Cognac At Retail
Big retailers like ABC Fine Wine & Spirits, BevMo and Costco say the strongest growth is still concentrated among the top four brands, which comprise around 90 percent of the market. “Cognac is up 8.5 percent in ABC’s stores in the last year,” Poreda says, and while Hennessy VS is the category leader by far, the chain stocks up to 81 Cognac SKUs at its 125 stores.
Costco has experienced double digit-growth in Cognac over the last few years, according to assistant vice president for beverage alcohol Annette Alvarez-Peters. While the bulk of Costco’s sales are in Hennessy and Rémy Martin, Alvarez-Peters notes that Costco’s Kirkland Signature XO Cognac is very popular during its seasonal availability. Though Cognac is growing for Costco, the category is only represented by two or three SKUs per store.
BevMo follows the expected trend: Hennessy VS is the most popular Cognac in the chain, but among smaller brands, Hine has recently seen a strong upswing. Domestic brandies are benefiting from Cognac’s increased popularity, with higher-end selections like Germain-Robin drawing Cognac drinkers’ attention. At BevMo, Cognac plays a role in overall spirits growth and isn’t drawing drinkers away from other categories. “It’s an item consumers can switch to on an occasion when they don’t feel like having their traditional after-dinner cocktail,” says Brian Bowden, BevMo’s general merchandise manager of spirits and beer.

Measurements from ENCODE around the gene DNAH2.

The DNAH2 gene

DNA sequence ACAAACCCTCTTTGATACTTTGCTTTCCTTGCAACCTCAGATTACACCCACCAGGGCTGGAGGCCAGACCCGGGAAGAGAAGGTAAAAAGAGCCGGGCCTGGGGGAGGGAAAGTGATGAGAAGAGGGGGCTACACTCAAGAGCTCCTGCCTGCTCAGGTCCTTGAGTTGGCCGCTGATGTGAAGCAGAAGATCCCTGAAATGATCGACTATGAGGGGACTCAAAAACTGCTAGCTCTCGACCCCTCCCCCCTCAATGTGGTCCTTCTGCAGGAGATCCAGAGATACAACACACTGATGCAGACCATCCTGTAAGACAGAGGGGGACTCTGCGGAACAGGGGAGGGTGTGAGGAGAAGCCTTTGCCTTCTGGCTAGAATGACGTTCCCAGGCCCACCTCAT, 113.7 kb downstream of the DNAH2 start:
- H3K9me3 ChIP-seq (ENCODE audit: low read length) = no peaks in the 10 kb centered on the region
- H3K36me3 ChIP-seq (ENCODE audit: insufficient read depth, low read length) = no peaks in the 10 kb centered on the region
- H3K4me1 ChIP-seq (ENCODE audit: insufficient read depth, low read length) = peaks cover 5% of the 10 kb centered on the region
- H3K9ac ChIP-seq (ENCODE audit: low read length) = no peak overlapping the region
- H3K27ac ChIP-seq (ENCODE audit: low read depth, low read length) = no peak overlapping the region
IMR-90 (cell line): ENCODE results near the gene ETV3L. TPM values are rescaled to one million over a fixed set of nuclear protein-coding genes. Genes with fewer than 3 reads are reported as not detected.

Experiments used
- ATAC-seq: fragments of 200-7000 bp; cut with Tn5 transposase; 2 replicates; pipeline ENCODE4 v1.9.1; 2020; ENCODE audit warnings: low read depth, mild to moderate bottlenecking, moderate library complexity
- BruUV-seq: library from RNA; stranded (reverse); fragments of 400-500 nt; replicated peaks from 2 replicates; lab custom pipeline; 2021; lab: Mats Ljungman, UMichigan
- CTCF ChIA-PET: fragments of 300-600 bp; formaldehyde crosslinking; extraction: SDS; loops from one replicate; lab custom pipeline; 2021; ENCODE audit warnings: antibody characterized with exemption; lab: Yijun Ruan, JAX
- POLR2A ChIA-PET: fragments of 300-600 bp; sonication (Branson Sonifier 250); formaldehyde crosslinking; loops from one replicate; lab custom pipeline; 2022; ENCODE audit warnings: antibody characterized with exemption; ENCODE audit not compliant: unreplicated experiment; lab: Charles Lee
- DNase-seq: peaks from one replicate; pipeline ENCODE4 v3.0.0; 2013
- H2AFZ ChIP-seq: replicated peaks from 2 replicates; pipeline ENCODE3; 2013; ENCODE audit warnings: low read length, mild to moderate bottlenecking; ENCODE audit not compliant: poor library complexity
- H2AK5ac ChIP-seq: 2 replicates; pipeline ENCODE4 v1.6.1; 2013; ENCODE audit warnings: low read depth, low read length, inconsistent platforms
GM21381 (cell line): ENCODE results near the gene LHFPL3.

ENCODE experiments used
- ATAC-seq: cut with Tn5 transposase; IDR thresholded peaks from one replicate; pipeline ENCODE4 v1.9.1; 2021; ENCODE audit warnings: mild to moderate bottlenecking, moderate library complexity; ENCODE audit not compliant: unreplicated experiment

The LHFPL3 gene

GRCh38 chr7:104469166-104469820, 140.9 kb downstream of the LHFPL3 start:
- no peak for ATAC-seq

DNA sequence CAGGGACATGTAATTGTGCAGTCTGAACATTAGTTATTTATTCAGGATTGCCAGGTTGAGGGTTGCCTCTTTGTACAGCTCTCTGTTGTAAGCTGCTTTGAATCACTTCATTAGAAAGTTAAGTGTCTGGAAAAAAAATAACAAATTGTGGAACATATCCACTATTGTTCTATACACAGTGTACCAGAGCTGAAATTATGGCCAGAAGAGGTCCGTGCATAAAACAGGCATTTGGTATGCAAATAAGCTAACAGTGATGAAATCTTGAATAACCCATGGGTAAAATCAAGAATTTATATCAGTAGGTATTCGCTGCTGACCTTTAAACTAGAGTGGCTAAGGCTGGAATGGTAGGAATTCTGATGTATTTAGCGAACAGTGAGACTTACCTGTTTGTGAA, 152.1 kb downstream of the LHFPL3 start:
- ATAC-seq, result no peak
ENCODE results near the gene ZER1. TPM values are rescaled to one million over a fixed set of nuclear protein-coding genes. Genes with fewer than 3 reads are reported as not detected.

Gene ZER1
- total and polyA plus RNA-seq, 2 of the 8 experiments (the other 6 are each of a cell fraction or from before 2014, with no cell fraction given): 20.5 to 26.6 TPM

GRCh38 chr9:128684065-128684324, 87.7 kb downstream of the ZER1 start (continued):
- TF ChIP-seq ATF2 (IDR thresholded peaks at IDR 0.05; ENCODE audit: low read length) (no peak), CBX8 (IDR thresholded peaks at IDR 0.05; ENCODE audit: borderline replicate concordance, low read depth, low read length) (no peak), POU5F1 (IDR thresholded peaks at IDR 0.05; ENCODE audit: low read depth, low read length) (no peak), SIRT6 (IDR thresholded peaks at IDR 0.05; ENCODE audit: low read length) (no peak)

Andy Lebamoff, co-owner of Indiana’s 15-store Cap N’ Cork retail chain, has also witnessed Cognac’s consistent growth, with Hennessy at the forefront. Lebamoff’s persistent problem is supply. “When we can get Hennessy VS, it does great,” he says. “Southern Glazer’s Wine & Spirits is constantly out of stock, though—I order 100 cases of Hennessy every two weeks, and I never know if I’m going to get it.” Lebamoff worries about losing customers because he cannot keep Hennessy on his shelves. He adds that Courvoisier and D’Ussé also perform well in his stores, but that they hit different price points than Hennessy VS. “Courvoisier retails in our stores at $21.99 a 750-ml. and does extremely well at that price point, but it’s still not as popular as Hennessy, which is priced $9 higher,” he says. “That’s a different tier for consumers.”